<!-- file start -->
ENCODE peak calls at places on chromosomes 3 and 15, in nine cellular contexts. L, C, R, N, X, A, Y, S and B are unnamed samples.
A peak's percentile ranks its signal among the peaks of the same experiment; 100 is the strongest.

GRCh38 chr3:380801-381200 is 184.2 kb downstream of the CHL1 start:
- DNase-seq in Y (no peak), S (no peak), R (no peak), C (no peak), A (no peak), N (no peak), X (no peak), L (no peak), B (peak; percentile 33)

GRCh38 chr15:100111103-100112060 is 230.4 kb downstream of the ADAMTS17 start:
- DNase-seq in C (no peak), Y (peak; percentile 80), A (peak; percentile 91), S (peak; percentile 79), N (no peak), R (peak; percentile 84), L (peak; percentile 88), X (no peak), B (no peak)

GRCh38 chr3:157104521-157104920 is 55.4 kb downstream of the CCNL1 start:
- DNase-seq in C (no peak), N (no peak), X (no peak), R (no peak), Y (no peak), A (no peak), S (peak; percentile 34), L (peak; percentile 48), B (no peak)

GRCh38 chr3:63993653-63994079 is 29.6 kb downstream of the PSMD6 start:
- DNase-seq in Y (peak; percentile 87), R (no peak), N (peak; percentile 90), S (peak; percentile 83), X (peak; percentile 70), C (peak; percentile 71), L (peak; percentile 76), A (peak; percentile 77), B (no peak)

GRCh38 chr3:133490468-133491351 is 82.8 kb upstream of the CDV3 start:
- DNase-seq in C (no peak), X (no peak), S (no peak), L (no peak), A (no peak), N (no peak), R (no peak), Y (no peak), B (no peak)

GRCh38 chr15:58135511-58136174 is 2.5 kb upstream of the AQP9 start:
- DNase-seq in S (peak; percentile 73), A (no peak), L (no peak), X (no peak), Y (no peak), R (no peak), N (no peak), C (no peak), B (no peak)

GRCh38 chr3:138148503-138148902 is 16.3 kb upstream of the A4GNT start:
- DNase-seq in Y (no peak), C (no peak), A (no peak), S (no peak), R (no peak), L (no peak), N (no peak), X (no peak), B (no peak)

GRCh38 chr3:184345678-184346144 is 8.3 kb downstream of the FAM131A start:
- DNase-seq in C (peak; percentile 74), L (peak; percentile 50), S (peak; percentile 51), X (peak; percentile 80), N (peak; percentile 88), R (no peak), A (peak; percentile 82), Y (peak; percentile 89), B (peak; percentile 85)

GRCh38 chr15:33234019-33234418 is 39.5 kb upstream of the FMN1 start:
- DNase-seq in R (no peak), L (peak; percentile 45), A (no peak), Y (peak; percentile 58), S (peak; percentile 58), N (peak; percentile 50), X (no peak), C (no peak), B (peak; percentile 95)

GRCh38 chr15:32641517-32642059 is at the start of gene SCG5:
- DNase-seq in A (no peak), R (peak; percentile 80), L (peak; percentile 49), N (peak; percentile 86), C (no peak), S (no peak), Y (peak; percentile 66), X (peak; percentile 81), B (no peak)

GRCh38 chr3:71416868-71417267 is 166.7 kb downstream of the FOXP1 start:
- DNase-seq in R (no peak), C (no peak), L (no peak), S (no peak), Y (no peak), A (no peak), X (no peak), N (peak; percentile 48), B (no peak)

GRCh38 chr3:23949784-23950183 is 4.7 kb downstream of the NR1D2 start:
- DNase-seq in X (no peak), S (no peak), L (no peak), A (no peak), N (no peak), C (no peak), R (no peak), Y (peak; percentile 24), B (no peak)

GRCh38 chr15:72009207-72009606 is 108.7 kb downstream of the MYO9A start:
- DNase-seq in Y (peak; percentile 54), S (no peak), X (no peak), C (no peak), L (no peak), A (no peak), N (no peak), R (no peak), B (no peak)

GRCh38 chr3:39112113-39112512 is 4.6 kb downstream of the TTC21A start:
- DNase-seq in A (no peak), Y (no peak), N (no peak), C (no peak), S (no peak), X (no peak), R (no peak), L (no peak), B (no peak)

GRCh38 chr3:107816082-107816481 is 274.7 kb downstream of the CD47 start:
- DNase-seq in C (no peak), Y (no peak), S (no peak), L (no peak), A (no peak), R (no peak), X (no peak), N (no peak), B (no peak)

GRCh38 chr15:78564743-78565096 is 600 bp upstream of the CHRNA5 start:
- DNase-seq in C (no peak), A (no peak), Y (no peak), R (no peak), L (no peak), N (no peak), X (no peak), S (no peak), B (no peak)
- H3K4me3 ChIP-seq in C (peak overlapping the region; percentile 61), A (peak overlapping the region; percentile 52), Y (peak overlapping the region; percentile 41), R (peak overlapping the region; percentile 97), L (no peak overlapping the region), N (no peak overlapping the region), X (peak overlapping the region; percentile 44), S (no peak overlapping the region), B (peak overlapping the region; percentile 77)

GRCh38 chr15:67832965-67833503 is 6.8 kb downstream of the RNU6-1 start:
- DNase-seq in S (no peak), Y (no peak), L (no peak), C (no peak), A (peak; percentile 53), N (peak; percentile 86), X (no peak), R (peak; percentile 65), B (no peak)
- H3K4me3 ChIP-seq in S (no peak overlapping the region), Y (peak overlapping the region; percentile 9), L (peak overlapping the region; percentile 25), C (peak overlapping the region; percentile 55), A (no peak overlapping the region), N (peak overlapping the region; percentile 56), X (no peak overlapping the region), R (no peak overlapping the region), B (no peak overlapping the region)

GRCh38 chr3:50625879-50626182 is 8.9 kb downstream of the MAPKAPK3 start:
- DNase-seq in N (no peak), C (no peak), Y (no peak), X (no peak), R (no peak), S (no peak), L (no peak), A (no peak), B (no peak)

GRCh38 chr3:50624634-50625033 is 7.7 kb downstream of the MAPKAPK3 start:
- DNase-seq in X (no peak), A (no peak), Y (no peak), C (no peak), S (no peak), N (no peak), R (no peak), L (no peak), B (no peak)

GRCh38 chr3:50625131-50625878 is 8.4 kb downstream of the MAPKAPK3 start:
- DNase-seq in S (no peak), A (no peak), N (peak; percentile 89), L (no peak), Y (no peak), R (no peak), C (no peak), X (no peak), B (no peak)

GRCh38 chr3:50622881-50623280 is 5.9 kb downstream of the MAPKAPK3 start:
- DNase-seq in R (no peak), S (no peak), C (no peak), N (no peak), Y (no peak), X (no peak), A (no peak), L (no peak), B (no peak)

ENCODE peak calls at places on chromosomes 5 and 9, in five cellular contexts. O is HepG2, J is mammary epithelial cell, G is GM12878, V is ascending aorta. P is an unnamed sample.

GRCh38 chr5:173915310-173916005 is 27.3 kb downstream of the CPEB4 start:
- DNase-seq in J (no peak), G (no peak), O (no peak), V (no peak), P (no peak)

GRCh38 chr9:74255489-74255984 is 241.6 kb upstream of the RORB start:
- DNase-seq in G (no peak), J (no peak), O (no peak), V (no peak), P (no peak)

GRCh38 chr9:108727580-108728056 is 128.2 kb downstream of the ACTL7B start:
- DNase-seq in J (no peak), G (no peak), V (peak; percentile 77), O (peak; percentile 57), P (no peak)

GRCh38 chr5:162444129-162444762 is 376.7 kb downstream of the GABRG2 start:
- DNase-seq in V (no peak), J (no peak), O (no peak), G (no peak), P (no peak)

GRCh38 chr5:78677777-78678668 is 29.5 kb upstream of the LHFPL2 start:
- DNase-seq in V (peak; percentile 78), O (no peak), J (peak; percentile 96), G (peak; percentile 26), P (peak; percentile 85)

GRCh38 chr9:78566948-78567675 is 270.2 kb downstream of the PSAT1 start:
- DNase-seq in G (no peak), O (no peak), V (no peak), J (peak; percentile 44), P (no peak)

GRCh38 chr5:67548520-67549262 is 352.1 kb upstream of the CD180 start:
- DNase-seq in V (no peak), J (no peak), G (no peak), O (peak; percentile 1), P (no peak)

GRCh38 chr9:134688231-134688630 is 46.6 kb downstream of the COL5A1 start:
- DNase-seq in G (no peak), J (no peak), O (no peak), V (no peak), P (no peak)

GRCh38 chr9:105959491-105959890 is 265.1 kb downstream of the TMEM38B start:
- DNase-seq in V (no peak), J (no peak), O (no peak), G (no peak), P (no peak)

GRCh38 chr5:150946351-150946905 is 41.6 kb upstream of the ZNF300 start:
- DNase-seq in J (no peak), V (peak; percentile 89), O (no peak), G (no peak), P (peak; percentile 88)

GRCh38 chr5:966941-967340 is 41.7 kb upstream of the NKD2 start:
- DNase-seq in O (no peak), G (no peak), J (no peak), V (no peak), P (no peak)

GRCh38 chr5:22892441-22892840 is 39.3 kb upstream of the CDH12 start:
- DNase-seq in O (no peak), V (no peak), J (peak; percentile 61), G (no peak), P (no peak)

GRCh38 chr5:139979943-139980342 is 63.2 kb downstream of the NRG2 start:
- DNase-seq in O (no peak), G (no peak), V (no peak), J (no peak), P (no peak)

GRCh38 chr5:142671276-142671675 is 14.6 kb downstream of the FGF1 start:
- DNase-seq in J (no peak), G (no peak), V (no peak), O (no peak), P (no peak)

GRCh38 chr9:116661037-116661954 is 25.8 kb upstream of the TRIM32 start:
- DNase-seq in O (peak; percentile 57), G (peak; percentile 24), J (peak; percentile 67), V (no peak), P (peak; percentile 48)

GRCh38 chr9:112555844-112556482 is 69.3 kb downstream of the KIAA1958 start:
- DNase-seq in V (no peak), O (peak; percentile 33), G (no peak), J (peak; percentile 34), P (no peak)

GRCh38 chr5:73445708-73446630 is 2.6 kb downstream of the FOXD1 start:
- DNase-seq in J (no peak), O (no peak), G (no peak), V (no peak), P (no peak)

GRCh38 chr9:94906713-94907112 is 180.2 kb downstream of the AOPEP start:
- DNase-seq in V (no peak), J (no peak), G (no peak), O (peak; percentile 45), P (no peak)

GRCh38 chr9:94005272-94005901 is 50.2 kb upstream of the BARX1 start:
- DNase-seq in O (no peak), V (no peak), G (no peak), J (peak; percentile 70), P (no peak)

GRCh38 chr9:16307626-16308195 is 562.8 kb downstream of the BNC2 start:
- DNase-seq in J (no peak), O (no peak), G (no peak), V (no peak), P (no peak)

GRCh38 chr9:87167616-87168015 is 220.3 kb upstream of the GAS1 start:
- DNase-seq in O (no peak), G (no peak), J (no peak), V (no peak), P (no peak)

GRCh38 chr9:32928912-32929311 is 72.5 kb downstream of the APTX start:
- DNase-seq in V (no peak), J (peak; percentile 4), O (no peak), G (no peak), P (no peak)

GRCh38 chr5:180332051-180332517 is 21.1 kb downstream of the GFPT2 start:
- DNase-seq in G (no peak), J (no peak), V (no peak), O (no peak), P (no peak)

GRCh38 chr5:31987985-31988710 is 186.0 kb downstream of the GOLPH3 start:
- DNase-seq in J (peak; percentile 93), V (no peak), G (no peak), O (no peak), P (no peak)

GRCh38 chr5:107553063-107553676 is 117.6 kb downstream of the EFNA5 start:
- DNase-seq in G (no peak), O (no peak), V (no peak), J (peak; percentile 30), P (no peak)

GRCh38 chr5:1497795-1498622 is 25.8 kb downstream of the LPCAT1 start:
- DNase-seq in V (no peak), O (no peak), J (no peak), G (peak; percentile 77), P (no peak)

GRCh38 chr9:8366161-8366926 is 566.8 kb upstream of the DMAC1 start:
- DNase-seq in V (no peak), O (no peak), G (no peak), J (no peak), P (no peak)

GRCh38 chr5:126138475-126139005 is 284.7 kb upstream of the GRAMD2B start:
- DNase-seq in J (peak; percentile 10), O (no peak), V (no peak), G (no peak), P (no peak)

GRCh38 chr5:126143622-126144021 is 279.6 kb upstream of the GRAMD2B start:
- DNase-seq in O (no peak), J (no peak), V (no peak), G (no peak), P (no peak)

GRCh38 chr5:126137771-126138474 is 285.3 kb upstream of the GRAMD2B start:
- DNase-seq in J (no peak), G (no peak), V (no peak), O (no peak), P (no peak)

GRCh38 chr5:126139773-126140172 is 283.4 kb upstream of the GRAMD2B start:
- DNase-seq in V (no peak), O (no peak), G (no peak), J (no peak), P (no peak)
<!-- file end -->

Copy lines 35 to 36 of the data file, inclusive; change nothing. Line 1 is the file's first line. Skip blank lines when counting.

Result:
- H3K4me3 ChIP-seq in C (peak overlapping the region; percentile 61), A (peak overlapping the region; percentile 52), Y (peak overlapping the region; percentile 41), R (peak overlapping the region; percentile 97), L (no peak overlapping the region), N (no peak overlapping the region), X (peak overlapping the region; percentile 44), S (no peak overlapping the region), B (peak overlapping the region; percentile 77)

GRCh38 chr15:67832965-67833503 is 6.8 kb downstream of the RNU6-1 start: